That religious devotion is apparent in Bartolommeo’s The Nativity, created in 1506/07. This delicate rendition of the nativity scene features the Virgin humbly kneeling and looking upon her child, while Joseph assumes a pose of wonderment, as if newly aware of his son’s divine nature. A trio of angels floats above, while another pair of angels stands behind the holy family and seems to reflect on both the birth of Christ and on the piece of wood that’s visible just above the child’s head, which perhaps alludes to his eventual death.

To learn more about paintings, etchings, and illuminated manuscripts from the museum’s collection that focus on the Christmas story, join us on December 4 in Fullerton Hall at 12:00p.m. for a richly illustrated lecture. Free with museum admission.

Image Credit: Fra Bartolommeo (Baccio della Porta). The Nativity, 1506/07. The Art Institute of Chicago, Ethel T. Scarborough Fund; L. L. and A. S. Coburn, Dr. and Mrs. William Gilligan, Mr. and Mrs. Lester King, John and Josephine Louis, Samuel A. Marx, Alexander McKay, Chester D. Tripp, and Murray Vale endowment funds; restricted gift of Marilynn Alsdorf, Anne Searle Bent, David and Celia Hilliard, Alexandra and John Nichols, Mrs. Harold T. Martin, Mrs. George B. Young in memory of her husband, and the Rhoades Foundation; gift of John Bross and members of the Old Masters Society in memory of Louise Smith Bross; through prior gift of the George F. Harding, Mr. and Mrs. W. W. Kimball, Mr. and Mrs. Martin A. Ryerson, and Charles H. and Mary F. S. Worcester collections.

 

 


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Decking the Halls

POSTED BY , ON November 28, 2014, 3 COMMENTS

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One of the Art Institute’s most popular holiday attractions is our decorated Thorne Miniature Rooms. Each year, a selection of rooms (12 this year!) are bedecked in tiny, period-appropriate holiday decorations.

But similar to your decorations at home, the carefully considered décor doesn’t just magically appear. Each year, the trees are meticulously trimmed by Thorne Rooms caretaker Lindsay Mican Morgan, who spends the days leading up to the holiday season installing the tiny pieces.

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In these images, you can see her installing the English Drawing Room of the Victorian Period. This room dates from the mid 1800s, when many of the traditions we associate with Christmas now were just gaining popularity. Queen Victoria, who was married to the German Prince Albert, adopted the German tradition of Christmas trees and when a picture of the royal family around the tree was posted in the newspaper, Christmas trees became very trendy.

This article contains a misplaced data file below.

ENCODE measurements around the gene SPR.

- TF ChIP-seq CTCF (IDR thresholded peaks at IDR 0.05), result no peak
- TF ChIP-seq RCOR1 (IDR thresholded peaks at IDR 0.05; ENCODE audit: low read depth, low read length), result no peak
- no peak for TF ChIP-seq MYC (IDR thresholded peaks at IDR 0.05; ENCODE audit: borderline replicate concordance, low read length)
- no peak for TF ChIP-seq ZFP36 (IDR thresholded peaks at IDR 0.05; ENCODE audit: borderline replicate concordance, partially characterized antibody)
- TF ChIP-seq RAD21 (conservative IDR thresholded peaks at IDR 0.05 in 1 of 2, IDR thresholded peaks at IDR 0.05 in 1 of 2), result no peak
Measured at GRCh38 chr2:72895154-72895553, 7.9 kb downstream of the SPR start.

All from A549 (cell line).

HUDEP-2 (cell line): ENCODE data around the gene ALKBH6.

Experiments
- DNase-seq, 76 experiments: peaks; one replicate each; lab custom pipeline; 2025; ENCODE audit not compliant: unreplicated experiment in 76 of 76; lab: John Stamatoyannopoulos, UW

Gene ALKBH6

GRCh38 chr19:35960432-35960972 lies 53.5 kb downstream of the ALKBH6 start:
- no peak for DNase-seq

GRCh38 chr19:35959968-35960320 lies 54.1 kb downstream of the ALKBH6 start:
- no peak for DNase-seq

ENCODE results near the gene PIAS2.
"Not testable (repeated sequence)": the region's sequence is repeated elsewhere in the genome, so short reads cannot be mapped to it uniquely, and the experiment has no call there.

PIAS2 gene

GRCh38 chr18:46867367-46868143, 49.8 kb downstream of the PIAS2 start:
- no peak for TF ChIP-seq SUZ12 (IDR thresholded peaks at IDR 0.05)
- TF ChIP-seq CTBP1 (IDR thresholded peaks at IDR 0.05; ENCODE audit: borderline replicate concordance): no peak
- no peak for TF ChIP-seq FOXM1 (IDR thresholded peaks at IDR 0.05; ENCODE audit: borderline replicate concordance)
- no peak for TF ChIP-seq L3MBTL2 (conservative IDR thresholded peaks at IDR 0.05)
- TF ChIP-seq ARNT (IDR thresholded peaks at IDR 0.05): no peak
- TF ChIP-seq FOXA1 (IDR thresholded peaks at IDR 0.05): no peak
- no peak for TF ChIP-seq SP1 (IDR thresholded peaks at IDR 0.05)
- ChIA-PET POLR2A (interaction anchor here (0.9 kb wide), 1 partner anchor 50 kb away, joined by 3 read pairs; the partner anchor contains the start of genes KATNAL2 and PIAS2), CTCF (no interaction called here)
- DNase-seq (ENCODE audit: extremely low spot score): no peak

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There are also a number of toys under the tree, which would have been a relatively new phenomenon. In the past, children had been largely left out of holiday festivities, which included balls and plays. However, with the rise of wealth in this age, children were increasingly doted upon and given gifts like the dolls and train that you see here.

The decorated Thorne Miniature Rooms were unveiled last week and will be up for your viewing pleasure through January 6.


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Work of the Week: Walker Evans

POSTED BY , ON November 03, 2014, 2 COMMENTS

Walker Evans

You may be surprised to discover that one of Walker Evans’s most iconic images (Alabama Cotton Tenant Farmer’s Wife, pictured above) was rejected by the first publisher it was submitted to. In fact, in 1936 Fortune magazine sent James Agee (as the writer) and Evans (as the photographer) to Hale County, Alabama to document the effects of the Great Depression on tenant farmers. They spent time with three poor families, including the Burroughs family. Evans took this photo of Allie Mae Burroughs during his stay.

Ultimately, Fortune passed on the article and accompanying photos due to length, but Agee later published an adapted version of his writings—with Evans’ photographs—as Let Us Now Praise Famous Men in 1941. The straightforward Alabama Cotton Tenant Farmer’s Wife quickly became the most famous image from the book, showcasing the subject’s quiet dignity mixed with an expression that can be alternately read as shy, bored, or annoyed.

Today marks what would have been Walker Evans’s 111th birthday. Click here to see more of Evans’ images in the Art Institute’s collection.

Image Credit: Walker Evans. Alabama Cotton Tenant Farmer’s Wife, 1936. Restricted Gift of Mrs. James Ward Thorne.